PS: Regardless of what you think of Bing Crosby, he had a profound influence on
the popular songs were sung.
December 27, 2004 1:56:36 PM

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"Joe Sensor" <crabcakes@emagic.net> wrote in message
news:339l5uF3rrq2kU1@individual.net...
> Doc wrote:
> Thank god. Crosby and Sinatra were two of the most over-rated singers
> of all
>
> Seeing as you are on such a critic's rampage, I hope you won't mind me
> saying your karaoke horn blowin' ain't exactly to die for. I'll do you a
> favor and abstain from commenting on the vocal.

Nope, don't mind a bit. What my hobbyist website sounds like doesn't alter
that Crosby and Sinatra were overrated hacks with less than favorable
tendencies as human beings.

:-)
Anonymous
December 27, 2004 7:05:17 PM

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Mike Rivers wrote:

> slinky_silkworm writes:

> > Nobody can sing White Xmas like Bing.

> Ernest Tubb (who recorded it before Bing)

Whatever Ernest sang, nobody could sing it like him. <g>

--
ha
Anonymous
December 27, 2004 10:08:26 PM

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In article <10t03blop0ork63@corp.supernews.com> williams@nwlink.com writes:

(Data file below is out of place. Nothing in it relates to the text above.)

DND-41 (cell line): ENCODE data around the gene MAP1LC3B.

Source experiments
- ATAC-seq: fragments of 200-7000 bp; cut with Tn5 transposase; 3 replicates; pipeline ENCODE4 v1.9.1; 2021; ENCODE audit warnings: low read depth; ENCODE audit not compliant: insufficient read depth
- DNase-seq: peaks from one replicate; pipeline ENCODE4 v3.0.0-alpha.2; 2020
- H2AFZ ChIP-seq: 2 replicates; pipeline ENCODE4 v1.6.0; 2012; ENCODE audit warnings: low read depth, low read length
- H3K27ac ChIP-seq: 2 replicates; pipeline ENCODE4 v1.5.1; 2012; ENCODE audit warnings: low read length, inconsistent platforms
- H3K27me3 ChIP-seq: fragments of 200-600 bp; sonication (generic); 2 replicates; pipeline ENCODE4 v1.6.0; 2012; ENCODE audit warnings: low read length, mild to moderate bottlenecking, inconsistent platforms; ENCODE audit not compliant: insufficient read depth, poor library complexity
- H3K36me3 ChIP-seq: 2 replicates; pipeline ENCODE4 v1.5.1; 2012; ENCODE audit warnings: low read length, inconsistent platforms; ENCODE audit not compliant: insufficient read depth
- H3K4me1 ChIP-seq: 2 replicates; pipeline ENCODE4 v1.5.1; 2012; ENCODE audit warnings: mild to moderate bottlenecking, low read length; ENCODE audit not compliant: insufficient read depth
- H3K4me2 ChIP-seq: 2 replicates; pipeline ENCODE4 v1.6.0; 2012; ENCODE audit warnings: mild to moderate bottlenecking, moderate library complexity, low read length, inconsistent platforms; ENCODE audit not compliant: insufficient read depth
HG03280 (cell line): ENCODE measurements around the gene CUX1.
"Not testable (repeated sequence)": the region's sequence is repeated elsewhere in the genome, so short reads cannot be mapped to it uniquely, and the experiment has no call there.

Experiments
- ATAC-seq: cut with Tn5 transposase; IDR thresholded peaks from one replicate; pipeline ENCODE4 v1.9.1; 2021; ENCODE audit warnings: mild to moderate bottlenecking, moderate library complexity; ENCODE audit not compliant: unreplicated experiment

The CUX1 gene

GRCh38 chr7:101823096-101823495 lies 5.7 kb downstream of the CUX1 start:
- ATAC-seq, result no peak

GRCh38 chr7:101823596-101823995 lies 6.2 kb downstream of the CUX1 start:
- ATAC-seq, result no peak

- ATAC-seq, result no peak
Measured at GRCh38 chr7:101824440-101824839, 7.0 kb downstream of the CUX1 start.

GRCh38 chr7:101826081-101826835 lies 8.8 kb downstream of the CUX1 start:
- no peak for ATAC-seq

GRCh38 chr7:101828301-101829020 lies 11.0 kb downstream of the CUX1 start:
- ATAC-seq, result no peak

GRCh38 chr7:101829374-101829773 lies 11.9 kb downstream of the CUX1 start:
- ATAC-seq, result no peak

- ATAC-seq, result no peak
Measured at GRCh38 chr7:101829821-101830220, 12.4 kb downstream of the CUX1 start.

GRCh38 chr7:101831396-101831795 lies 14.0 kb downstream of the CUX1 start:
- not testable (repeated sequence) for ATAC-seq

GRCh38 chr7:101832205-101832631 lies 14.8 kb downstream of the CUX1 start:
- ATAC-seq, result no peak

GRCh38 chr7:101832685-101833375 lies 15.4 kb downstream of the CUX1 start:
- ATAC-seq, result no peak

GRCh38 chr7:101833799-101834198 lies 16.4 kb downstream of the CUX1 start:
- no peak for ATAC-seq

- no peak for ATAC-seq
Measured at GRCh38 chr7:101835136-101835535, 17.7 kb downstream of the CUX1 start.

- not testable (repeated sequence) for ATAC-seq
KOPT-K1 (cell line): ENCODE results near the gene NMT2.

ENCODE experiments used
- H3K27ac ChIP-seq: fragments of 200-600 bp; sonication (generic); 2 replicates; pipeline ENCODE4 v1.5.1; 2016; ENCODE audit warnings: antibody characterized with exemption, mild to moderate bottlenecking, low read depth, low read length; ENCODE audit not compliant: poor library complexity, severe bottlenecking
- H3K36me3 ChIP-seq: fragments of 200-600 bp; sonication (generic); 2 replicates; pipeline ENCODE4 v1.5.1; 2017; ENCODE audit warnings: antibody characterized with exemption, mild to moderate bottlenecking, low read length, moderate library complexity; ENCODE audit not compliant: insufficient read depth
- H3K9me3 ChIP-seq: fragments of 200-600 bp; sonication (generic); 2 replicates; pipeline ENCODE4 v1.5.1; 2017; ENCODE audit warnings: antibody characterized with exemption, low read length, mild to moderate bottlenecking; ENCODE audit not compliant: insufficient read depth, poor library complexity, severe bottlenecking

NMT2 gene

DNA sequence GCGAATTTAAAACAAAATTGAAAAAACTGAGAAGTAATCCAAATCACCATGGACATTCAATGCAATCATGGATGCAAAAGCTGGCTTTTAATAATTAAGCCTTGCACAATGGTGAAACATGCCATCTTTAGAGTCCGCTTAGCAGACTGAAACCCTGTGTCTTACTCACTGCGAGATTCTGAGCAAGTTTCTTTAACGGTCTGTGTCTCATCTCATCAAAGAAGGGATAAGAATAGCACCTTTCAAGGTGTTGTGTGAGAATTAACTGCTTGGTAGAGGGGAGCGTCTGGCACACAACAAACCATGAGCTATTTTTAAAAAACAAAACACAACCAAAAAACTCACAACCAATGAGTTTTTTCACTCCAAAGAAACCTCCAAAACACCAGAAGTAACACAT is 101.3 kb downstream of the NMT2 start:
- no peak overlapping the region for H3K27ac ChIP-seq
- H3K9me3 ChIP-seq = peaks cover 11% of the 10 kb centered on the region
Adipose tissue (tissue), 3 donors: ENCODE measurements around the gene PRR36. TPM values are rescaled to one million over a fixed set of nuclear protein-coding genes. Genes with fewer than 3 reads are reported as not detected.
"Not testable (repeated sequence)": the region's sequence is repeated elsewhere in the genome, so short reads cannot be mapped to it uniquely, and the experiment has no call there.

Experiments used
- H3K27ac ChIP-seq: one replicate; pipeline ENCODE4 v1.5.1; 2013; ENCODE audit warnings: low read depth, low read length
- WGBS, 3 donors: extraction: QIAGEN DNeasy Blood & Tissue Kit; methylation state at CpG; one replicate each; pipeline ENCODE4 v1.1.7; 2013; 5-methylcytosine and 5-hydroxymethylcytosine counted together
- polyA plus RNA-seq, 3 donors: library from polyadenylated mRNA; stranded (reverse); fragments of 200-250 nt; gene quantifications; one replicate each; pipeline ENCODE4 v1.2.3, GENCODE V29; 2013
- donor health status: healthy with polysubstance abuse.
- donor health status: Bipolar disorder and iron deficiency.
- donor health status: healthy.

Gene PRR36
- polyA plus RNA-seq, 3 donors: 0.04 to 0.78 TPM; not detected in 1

> PS: Regardless of what you think of Bing Crosby, he had a profound influence on
> the popular songs were sung.

Not only that, but his money (and interest in being able to record his
live radio shows for later broadcast) went a long way toward bringing
tape recording technology out of the lab and into the studio.

--
I'm really Mike Rivers (mrivers@d-and-d.com)
However, until the spam goes away or Hell freezes over,
lots of IP addresses are blocked from this system. If
you e-mail me and it bounces, use your secret decoder ring
and reach me here: double-m-eleven-double-zero at yahoo
December 28, 2004 12:44:20 AM

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"William Sommerwerck" <williams@nwlink.com> wrote in message
news:10t03blop0ork63@corp.supernews.com...
..
>
> No one -- NO ONE -- has ever interpreted popular song as well as Sinatra.

Well, that must be it. Now we all know that Sinatra was the pinnacle, the
end-all, be-all of all history when it comes to popular song.

Can you say misguided hyperbole boys and girls?

His fellow Rat-Packer Sammy Davis had more singing talent in his glass eye